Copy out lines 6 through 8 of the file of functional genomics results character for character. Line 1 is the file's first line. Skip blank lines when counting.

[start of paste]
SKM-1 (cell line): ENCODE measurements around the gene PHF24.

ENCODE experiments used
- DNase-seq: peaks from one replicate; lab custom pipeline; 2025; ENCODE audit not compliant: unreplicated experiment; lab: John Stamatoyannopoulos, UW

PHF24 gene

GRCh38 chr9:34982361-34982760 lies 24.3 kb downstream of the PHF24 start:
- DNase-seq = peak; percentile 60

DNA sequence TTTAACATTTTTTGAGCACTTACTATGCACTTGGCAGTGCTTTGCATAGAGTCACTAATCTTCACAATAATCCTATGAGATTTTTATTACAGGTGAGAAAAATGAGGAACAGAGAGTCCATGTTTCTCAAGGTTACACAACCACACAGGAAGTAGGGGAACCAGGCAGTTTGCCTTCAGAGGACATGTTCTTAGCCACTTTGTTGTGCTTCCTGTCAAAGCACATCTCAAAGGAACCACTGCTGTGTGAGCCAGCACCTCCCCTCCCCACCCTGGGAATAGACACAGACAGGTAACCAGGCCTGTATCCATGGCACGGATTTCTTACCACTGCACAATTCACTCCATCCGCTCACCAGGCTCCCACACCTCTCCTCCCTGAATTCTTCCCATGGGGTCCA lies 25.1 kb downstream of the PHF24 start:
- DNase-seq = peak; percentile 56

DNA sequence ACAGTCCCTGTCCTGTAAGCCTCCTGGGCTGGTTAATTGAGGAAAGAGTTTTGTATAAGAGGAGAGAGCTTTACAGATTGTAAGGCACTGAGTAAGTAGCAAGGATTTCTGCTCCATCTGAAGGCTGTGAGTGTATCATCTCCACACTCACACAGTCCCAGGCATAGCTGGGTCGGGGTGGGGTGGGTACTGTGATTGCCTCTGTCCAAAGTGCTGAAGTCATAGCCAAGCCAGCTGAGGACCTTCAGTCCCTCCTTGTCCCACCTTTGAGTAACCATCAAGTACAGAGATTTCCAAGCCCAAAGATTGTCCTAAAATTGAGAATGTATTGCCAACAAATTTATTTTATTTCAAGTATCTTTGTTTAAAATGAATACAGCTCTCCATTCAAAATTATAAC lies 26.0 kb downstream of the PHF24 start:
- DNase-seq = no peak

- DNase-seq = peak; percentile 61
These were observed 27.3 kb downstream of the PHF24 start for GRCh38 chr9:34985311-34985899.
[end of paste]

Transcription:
- DNase-seq = peak; percentile 60

DNA sequence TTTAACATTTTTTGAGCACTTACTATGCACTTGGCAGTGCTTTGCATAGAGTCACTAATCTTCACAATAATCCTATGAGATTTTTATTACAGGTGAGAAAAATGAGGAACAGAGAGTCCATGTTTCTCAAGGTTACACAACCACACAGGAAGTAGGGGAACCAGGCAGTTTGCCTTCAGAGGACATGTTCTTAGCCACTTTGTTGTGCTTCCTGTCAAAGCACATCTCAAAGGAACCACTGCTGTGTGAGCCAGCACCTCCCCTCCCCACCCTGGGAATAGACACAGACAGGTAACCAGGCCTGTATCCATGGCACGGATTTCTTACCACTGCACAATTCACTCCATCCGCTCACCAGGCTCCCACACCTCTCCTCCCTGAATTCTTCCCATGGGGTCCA lies 25.1 kb downstream of the PHF24 start:
- DNase-seq = peak; percentile 56